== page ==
She then spent the night at a motel. She tried to reach him by telephone and became concerned when he didn’t pick up. She told police her husband might be suicidal and asked them to conduct a welfare check.

The police called the husband, whom they said “sounded fine.” He told police his “just shoot me” comment happened because he “couldn’t take it anymore.”

The husband went to a local hospital briefly after police assured him they wouldn’t take his two handguns. After he left, they seized his guns without a warrant, telling the wife his life and others could be in danger if they left the guns in the home.

“After the officers falsely represented to Mrs. Caniglia that Petitioner had consented, she led the officers to the guns,” Caniglia stated in a brief.

The couple and a lawyer asked the police to return the guns, and their requests were refused.

The husband sued, but the district and appeals courts allowed the search under the community caretaking exception. The husband argued in his Supreme Court brief that the exception shouldn’t be applied inside “the home–the most protected of all private spaces.”

During oral arguments, Department of Justice lawyer Morgan Ratner supported the city’s position, arguing that this case was “fundamentally different from most of the court’s other Fourth Amendment cases because the question is not act now or get a warrant first. It’s act now or not at all.”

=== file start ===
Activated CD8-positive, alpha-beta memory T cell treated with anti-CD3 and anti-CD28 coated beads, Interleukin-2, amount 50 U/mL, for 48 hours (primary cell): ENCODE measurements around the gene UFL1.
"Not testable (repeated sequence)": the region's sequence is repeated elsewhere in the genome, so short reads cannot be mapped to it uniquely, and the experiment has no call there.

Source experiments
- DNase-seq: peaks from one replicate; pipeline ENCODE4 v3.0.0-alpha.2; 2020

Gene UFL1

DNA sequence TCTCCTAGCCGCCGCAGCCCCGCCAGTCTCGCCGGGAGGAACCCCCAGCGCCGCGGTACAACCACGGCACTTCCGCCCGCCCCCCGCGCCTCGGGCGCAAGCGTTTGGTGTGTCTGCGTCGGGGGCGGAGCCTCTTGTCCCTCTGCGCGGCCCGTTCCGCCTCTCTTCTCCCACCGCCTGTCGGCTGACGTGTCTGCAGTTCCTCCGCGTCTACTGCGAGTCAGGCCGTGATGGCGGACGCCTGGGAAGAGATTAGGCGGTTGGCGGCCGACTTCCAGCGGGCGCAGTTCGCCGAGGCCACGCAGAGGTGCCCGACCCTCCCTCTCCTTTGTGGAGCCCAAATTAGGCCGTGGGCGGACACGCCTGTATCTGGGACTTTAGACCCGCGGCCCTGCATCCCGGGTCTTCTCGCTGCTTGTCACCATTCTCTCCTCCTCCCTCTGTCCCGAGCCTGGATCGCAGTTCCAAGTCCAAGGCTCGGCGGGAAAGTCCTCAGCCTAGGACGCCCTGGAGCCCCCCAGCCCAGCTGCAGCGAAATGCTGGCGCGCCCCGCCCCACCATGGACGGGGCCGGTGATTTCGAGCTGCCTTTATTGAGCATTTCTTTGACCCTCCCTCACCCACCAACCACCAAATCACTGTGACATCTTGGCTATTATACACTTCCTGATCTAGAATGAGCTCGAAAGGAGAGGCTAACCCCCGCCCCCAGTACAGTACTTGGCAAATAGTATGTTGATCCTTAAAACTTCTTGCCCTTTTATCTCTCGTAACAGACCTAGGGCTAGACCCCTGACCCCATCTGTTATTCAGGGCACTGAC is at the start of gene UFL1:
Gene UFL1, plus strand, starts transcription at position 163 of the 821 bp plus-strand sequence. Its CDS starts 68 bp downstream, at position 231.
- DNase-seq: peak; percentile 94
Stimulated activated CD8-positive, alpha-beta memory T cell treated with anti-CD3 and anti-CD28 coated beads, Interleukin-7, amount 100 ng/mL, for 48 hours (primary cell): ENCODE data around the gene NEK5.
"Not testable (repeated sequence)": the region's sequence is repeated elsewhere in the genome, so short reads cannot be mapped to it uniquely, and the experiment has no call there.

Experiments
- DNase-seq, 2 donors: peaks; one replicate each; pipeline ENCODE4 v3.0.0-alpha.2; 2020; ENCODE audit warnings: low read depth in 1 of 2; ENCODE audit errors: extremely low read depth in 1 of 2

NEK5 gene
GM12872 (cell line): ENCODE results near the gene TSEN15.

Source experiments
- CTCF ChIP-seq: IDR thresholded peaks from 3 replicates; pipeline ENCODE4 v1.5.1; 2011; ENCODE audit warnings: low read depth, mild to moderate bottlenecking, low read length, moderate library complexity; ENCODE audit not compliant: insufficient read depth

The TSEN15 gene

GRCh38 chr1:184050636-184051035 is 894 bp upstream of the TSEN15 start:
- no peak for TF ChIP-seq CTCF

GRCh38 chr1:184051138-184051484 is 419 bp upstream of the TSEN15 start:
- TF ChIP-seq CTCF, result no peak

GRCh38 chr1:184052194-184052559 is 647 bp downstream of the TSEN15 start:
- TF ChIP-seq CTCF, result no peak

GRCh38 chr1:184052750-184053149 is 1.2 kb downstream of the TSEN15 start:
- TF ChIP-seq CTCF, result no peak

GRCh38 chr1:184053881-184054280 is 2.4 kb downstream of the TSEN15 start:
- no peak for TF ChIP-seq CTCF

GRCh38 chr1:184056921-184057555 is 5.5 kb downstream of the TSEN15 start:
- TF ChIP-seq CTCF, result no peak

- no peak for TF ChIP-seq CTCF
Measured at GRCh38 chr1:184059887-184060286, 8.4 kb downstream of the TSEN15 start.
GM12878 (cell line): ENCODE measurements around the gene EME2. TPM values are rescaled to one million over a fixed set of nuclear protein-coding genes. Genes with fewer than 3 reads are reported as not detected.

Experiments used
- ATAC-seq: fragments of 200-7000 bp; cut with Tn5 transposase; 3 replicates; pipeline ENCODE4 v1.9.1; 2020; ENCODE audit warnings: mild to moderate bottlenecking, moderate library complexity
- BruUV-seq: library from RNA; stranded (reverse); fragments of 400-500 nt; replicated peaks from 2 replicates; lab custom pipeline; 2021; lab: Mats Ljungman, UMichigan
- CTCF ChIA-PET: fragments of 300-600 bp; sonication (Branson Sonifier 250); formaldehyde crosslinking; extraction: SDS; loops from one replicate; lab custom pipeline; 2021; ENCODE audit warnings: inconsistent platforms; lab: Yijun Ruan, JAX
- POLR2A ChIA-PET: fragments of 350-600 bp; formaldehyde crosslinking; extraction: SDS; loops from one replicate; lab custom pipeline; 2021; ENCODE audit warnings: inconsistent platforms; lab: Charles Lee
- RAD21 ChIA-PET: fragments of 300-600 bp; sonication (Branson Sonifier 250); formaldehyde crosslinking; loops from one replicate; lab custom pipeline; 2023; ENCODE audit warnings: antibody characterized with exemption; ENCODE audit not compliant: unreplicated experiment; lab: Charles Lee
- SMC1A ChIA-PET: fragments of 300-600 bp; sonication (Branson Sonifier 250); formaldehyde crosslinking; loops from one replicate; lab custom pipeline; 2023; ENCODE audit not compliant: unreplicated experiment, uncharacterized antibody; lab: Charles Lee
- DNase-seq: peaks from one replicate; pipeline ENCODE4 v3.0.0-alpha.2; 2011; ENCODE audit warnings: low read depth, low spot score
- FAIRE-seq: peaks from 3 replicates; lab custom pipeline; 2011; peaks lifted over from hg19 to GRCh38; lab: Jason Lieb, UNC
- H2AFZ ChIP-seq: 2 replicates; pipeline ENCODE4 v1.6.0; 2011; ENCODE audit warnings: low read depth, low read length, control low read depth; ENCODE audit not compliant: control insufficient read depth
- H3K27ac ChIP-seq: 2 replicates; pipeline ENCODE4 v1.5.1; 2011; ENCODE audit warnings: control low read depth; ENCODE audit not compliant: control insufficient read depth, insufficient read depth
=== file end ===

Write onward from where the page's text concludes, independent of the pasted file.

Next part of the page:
There's no warrant process in many non-investigatory situations, from welfare checks on elderly residents to intervention in current suicide threats, she said.

“Although there have been a lot of questions this morning about whether this is emergency aid or exigent circumstances or community caretaking or something else, the label you give it is not nearly as important as the principle. And the key principle is if someone is at risk of serious harm and it’s reasonable for officials to intervene now, that is enough,” Ratner said.

The justices seemed to be searching for a legal test to cover Caniglia’s situation, posing a long series of hypothetical questions about what situations might justify police entering a home without a warrant.

Warrantless home entries are unreasonable in the absence of exigent circumstances, Caniglia's attorney, Shay Dvoretzky, told the court.